on Jan 21, 2014 at 7:37 am
On Friday the Court granted three new cases from the Justices’ private Conference earlier that day. In two of the new cases, United States v. Wurie and Riley v. California, the Court will consider the extent to which the Constitution allows police to search (and prosecutors to then use) the contents of a cellphone belonging to someone whom they have arrested. Lyle Denniston covered the grants for this blog; other coverage comes from Nina Totenberg of NPR, Jess Bravin of The Wall Street Journal, Richard Wolf of USA Today, and the Federal Evidence Review.
This morning the Court will hear oral arguments in (among other cases) Harris v. Quinn, in which it will consider whether a group of home health-care workers who are paid by the state can be required to provide financial support for unions that represent them. Lyle Denniston previewed the case for this blog, while in an op-ed for The Washington Post Moshe Marvit warns that, “[i]f the Supreme Court finds that home-care workers are not public employees with the right of exclusive representation and fair share fees, these workers will not be the only ones who suffer.”
- In the Washington Examiner, Sean Lengell profiles Justice Anthony Kennedy.
- At Jost on Justice, Kenneth Jost weighs in on last week’s oral arguments in McCullen v. Coakley, the challenge to a Massachusetts law creating a buffer zone around abortion clinics in that state. Jost argues that “the unseen women already struggling with a painful decision who equally deserve effective protection of their constitutional rights.”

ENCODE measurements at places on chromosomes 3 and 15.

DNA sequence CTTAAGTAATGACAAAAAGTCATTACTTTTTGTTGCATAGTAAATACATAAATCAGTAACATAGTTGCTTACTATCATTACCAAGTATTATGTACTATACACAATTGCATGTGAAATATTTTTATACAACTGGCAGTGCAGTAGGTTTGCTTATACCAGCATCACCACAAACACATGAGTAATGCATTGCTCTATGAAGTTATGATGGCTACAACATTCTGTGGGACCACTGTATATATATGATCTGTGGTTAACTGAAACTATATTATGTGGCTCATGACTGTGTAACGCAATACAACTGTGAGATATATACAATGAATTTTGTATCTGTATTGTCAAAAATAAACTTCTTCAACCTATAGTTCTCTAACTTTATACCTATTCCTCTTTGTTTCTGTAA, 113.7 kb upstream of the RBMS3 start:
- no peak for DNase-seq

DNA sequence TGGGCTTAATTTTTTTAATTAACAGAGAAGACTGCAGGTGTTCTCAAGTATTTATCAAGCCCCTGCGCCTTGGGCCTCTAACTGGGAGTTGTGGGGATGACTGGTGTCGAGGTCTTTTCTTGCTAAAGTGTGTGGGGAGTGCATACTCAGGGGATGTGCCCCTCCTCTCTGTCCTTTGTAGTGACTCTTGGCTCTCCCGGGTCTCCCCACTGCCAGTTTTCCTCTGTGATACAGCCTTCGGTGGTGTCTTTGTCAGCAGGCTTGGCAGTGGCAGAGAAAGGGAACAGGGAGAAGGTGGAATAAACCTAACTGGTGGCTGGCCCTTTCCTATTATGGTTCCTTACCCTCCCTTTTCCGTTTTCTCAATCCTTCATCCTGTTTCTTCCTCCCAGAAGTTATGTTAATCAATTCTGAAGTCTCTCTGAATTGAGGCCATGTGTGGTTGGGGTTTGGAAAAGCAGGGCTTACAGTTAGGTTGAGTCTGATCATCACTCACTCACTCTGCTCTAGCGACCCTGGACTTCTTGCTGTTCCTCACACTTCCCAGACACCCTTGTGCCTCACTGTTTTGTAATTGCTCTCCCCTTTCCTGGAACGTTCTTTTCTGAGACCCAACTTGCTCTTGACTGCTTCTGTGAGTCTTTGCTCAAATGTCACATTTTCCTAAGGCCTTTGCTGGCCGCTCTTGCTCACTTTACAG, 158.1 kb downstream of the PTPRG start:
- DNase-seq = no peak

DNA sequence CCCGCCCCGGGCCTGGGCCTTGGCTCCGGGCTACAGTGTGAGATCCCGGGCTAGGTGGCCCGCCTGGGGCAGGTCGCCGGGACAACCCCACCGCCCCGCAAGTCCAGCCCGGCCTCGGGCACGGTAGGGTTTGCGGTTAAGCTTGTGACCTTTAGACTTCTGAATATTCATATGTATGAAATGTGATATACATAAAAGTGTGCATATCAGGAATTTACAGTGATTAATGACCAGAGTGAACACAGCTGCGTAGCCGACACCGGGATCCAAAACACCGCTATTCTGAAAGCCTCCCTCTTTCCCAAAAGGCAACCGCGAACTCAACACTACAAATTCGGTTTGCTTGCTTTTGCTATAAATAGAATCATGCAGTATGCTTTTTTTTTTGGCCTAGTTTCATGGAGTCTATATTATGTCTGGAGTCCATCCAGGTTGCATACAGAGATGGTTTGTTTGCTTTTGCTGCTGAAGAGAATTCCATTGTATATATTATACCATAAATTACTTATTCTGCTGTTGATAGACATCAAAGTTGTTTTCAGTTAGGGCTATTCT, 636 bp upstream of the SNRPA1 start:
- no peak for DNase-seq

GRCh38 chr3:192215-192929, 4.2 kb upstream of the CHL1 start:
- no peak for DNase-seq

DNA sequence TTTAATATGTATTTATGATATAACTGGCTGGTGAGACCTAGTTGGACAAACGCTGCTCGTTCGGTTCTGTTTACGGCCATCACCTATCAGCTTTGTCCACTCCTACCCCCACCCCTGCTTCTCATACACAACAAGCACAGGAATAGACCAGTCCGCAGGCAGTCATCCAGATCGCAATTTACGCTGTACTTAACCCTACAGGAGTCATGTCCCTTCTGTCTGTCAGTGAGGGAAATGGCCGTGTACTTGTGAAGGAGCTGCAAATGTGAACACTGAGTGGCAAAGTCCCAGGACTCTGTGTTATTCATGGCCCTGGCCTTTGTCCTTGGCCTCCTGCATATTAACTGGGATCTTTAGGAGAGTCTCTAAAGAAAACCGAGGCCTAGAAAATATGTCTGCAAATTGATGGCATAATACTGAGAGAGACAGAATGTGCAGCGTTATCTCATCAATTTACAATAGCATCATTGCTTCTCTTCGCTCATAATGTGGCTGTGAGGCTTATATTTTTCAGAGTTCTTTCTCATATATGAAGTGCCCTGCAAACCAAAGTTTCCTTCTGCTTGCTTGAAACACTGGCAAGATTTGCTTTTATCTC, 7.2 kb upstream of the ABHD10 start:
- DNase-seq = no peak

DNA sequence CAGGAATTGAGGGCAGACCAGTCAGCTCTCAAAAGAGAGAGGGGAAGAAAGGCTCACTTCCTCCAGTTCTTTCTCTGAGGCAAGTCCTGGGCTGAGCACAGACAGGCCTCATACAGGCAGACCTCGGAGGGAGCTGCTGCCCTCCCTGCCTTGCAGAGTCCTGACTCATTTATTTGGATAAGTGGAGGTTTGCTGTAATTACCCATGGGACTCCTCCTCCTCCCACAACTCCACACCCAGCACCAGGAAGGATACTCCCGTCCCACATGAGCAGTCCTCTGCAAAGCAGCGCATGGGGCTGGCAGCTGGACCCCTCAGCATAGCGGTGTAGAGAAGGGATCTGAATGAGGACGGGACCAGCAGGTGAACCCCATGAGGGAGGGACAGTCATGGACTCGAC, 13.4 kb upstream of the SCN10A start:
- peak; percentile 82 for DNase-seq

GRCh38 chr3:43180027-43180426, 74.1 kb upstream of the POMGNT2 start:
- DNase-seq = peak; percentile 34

- Michael Kirkland of UPI reports on the Court’s recent grant in American Broadcasting Cos. v. Aereo, in which the Court will consider whether “a company ‘publicly performs’ a copyrighted television program when it retransmits a broadcast of that program to thousands of paid subscribers over the Internet. “
- The Federal Evidence Review looks back at important evidence issues for 2013 and forward at similar issues for 2014, with the Court involved in both sets of issues.
[Disclosure: The law firm of Goldstein & Russell, whose attorneys contribute to this blog in various capacities, was among the counsel to the petitioner in Riley v. California at the certiorari stage through the Stanford Law School Supreme Court Litigation Clinic, but it is not participating in the case at the merits stage.]